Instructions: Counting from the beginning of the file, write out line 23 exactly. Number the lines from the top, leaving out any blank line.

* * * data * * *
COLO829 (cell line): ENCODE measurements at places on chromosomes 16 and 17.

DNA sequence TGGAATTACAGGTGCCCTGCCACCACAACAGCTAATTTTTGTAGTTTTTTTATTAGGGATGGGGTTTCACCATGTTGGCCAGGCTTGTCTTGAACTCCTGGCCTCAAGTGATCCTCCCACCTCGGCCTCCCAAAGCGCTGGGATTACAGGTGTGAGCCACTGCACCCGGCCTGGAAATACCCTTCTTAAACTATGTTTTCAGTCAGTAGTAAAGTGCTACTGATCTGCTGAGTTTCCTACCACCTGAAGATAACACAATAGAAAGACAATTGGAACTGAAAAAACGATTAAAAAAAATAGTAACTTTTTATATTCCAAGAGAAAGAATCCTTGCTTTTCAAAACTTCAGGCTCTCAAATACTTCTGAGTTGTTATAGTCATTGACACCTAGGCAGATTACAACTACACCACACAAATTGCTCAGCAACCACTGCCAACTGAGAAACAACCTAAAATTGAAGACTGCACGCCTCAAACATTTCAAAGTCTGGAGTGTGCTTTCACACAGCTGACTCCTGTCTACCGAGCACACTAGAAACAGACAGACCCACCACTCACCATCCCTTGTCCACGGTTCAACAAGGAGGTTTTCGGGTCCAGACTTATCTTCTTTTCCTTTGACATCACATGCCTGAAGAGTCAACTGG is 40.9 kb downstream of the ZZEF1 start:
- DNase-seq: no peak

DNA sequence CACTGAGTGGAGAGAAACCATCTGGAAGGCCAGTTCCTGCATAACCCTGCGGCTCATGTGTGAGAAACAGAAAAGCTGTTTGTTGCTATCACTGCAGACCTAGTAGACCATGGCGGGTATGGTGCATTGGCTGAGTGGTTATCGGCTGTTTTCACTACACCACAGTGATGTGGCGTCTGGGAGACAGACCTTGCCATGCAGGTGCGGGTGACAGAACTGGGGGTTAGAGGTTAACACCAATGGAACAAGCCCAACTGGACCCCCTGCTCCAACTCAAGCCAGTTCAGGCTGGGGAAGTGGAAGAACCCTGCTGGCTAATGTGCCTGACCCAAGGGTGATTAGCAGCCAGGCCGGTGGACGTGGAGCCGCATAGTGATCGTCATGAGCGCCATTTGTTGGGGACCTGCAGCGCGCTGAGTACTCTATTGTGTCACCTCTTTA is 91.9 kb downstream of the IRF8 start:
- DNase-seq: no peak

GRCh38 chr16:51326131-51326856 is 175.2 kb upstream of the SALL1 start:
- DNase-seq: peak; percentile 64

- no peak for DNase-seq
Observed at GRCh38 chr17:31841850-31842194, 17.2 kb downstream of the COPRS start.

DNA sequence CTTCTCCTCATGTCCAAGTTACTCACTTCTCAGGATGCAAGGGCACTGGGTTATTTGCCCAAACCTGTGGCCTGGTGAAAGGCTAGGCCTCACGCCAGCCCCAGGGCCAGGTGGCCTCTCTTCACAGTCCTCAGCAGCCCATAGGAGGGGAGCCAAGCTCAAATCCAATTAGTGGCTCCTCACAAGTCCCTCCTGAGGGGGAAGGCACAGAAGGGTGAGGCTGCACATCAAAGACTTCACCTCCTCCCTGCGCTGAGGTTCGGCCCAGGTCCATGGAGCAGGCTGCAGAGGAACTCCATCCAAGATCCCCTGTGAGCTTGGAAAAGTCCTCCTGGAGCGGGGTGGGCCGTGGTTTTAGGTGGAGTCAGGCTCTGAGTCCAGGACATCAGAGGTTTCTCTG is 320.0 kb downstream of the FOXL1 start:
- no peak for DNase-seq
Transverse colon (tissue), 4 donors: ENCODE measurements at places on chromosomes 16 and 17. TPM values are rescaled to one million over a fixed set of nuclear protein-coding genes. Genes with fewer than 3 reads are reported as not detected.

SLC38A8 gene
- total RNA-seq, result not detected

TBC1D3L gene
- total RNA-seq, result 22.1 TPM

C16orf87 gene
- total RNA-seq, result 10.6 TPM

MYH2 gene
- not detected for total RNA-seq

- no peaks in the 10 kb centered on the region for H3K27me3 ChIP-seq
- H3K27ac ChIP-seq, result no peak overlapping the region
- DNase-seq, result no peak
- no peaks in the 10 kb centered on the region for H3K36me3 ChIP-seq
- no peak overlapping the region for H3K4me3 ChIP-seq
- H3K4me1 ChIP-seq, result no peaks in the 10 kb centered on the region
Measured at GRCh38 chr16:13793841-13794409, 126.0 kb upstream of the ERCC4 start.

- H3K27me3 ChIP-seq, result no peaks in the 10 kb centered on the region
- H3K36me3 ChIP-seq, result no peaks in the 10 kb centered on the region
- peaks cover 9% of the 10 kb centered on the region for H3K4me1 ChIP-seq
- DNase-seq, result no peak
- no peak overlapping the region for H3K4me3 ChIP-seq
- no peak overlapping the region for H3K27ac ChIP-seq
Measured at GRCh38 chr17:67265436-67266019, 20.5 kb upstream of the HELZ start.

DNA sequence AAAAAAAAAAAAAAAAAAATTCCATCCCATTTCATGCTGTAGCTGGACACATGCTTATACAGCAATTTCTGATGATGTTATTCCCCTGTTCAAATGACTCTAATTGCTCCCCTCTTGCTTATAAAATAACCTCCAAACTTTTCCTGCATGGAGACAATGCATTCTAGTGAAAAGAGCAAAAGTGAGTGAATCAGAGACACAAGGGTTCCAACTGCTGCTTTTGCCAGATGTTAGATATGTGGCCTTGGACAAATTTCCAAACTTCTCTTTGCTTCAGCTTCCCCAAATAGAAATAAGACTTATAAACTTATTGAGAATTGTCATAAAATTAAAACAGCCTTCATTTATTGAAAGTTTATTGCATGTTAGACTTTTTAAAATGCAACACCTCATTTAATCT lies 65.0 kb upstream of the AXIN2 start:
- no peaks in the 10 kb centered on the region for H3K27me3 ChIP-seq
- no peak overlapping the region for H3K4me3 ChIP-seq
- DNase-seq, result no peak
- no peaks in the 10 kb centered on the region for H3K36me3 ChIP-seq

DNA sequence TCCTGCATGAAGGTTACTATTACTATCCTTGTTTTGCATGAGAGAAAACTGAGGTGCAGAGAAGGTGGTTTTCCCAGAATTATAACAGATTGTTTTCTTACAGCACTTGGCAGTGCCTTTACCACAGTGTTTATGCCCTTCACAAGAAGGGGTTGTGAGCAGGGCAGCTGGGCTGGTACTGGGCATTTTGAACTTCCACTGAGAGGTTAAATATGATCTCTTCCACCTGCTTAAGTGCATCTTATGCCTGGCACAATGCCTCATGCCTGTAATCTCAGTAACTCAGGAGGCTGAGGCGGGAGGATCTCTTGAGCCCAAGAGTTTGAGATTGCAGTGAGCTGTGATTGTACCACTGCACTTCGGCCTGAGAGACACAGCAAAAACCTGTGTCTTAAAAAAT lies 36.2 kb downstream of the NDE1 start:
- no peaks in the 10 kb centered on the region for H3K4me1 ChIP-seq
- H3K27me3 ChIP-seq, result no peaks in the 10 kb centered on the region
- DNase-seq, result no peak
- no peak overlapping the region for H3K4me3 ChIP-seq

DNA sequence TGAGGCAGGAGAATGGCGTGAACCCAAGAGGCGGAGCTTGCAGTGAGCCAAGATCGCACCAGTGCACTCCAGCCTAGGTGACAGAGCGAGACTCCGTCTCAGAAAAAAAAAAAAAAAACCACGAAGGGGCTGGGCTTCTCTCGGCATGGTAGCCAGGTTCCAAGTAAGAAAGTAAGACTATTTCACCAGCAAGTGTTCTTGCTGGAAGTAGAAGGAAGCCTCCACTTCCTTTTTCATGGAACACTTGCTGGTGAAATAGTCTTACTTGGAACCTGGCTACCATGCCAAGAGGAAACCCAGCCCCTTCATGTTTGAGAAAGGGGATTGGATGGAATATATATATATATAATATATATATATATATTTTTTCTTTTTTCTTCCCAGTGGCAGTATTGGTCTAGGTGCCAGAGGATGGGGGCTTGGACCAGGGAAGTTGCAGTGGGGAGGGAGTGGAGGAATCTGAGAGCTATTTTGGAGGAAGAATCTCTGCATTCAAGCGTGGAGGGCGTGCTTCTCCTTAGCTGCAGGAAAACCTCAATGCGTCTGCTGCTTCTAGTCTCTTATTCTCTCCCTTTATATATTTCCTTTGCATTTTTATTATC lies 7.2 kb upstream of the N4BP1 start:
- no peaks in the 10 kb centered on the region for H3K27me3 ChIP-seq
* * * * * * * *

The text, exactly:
- DNase-seq, result no peak